A Practical Guide to Teaching English Abroad

Frank and Friendly Advice written by a Retired Teacher-Trainer, Experienced EFL Teacher
& Former Peace Corps Volunteer Living & Working Abroad since 1989

What is Culture Shock?

Will I get it?
If I do - what can I do about it?

Yeah, you'll probably get it.  But sometimes I think "shock" is a bit of an overstatement.

You can expect to feel euphoric (I finally made it!),

Angry (Why can't I make things work, like back home!),

Depressed and disappointed (Everything isn't exactly like I wanted/expected it to be!),

And isolated (I don't really know anyone here). 

It's okay - this is normal.  After all this is a very big time in your life - of course you will have some strong feelings about it!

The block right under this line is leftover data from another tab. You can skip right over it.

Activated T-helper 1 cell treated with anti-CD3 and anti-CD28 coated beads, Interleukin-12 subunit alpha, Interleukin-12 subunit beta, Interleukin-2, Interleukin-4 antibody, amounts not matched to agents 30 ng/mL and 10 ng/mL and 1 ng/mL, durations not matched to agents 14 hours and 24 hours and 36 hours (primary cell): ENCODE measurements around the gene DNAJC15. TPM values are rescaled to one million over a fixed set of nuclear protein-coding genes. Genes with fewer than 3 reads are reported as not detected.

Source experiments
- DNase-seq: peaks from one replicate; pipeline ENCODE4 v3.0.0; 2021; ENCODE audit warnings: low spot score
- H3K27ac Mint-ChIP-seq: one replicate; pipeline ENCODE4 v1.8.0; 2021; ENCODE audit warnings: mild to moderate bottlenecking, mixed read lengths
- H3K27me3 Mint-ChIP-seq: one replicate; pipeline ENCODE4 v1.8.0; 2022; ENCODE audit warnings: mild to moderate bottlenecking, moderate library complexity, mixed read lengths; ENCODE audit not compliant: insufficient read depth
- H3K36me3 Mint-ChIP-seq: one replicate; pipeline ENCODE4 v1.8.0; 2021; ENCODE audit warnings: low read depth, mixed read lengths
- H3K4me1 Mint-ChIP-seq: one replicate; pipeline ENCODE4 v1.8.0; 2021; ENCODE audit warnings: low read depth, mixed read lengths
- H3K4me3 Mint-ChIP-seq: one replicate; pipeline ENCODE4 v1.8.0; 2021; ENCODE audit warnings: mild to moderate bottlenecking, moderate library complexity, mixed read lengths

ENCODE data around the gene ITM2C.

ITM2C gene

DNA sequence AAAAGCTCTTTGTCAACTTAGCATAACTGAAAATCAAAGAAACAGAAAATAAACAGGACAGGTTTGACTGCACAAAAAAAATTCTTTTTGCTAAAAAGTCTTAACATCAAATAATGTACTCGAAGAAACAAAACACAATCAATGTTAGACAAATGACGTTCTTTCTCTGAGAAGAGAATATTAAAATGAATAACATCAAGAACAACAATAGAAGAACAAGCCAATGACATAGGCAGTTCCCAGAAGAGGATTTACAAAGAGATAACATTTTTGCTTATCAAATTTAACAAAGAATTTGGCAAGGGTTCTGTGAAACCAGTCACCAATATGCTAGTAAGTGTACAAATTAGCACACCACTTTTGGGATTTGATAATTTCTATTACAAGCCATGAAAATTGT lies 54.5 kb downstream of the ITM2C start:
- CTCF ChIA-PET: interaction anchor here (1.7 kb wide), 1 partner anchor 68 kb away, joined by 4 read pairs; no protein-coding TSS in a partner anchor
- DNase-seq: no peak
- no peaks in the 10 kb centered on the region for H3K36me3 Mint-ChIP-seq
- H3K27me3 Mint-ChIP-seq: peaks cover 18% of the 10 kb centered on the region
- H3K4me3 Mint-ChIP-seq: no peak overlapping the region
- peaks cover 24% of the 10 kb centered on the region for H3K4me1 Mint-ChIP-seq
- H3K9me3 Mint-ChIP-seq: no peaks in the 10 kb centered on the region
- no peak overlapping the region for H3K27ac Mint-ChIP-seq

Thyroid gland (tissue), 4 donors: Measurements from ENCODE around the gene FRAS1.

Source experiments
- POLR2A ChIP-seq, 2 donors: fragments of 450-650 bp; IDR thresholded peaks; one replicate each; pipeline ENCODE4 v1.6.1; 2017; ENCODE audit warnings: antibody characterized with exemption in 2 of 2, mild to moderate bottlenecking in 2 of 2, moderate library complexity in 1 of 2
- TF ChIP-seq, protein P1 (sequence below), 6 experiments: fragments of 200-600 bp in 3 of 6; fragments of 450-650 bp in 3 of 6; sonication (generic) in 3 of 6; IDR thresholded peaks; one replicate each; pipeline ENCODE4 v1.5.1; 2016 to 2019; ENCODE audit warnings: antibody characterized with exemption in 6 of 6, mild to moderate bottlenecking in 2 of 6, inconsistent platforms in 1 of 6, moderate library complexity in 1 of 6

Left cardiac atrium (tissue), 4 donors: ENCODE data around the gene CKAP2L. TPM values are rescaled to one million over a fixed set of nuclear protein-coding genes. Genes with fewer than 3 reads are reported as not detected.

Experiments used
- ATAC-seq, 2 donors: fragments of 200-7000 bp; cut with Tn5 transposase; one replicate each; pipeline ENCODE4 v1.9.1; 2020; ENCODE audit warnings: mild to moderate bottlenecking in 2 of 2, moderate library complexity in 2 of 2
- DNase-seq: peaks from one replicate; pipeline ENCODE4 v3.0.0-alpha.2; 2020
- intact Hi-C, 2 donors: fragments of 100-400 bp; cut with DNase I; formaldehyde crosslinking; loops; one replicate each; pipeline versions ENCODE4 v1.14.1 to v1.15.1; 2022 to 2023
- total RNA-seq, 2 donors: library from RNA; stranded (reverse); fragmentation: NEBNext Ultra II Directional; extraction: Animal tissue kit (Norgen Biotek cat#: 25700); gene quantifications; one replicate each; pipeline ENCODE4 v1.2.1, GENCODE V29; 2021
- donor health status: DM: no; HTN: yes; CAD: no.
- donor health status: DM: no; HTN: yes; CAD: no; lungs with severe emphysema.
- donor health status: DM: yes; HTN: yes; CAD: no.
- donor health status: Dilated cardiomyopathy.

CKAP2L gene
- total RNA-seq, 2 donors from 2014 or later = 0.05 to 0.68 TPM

Natural Reactions

These emotional reactions are all natural responses to the situation you will find yourself in overseas.  How to deal with it?  Get busy - personal projects, work, travel, making friends, even volunteering.  But,  also take a little time and just recognize the feelings for what they are.

One of the best articles about dealing with Culture Shock is at About.com Culture Shock: by About.com

Don't forget that you can have problems with your job, boss, landlord, and friends back home too.  Don't blame it all on your host country!

Know that once you have lived in several countries, the effects of culture shock diminish as you learn to have more realistic expectations, and as you just naturally learn how to deal with it.

Surviving Uncertainty

Part of the issue with culture shock is also the uncertainty of your new situation - how it is going to evolve - and your general feelings about it.  Follow the same course of treatment for culture shock!  Quit moping around the house and get busy!

Check the chart below for a better understanding of what goes on and your choices:


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